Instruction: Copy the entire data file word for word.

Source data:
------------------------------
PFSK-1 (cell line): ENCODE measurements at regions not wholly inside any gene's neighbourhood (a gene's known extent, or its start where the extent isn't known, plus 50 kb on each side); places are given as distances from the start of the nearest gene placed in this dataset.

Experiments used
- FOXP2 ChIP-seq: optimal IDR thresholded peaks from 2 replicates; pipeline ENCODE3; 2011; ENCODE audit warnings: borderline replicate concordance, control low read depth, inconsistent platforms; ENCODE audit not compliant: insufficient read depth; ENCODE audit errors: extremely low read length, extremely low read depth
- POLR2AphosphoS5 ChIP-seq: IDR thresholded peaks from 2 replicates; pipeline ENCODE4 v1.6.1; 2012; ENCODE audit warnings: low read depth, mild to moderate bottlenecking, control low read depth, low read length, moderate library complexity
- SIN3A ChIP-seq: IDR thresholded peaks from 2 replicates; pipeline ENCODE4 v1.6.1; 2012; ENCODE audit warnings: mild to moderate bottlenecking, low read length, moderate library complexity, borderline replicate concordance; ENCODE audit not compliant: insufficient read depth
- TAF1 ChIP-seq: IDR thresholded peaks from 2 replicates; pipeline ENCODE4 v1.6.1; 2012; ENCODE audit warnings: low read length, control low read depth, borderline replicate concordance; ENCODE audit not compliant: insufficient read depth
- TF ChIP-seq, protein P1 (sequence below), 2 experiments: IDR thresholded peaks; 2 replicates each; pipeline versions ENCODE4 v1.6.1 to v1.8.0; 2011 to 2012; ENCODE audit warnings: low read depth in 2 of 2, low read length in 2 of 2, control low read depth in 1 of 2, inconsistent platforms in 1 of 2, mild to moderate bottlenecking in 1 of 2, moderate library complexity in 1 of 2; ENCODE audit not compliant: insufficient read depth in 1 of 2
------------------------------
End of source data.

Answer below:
PFSK-1 (cell line): ENCODE measurements at regions not wholly inside any gene's neighbourhood (a gene's known extent, or its start where the extent isn't known, plus 50 kb on each side); places are given as distances from the start of the nearest gene placed in this dataset.

Experiments used
- FOXP2 ChIP-seq: optimal IDR thresholded peaks from 2 replicates; pipeline ENCODE3; 2011; ENCODE audit warnings: borderline replicate concordance, control low read depth, inconsistent platforms; ENCODE audit not compliant: insufficient read depth; ENCODE audit errors: extremely low read length, extremely low read depth
- POLR2AphosphoS5 ChIP-seq: IDR thresholded peaks from 2 replicates; pipeline ENCODE4 v1.6.1; 2012; ENCODE audit warnings: low read depth, mild to moderate bottlenecking, control low read depth, low read length, moderate library complexity
- SIN3A ChIP-seq: IDR thresholded peaks from 2 replicates; pipeline ENCODE4 v1.6.1; 2012; ENCODE audit warnings: mild to moderate bottlenecking, low read length, moderate library complexity, borderline replicate concordance; ENCODE audit not compliant: insufficient read depth
- TAF1 ChIP-seq: IDR thresholded peaks from 2 replicates; pipeline ENCODE4 v1.6.1; 2012; ENCODE audit warnings: low read length, control low read depth, borderline replicate concordance; ENCODE audit not compliant: insufficient read depth
- TF ChIP-seq, protein P1 (sequence below), 2 experiments: IDR thresholded peaks; 2 replicates each; pipeline versions ENCODE4 v1.6.1 to v1.8.0; 2011 to 2012; ENCODE audit warnings: low read depth in 2 of 2, low read length in 2 of 2, control low read depth in 1 of 2, inconsistent platforms in 1 of 2, mild to moderate bottlenecking in 1 of 2, moderate library complexity in 1 of 2; ENCODE audit not compliant: insufficient read depth in 1 of 2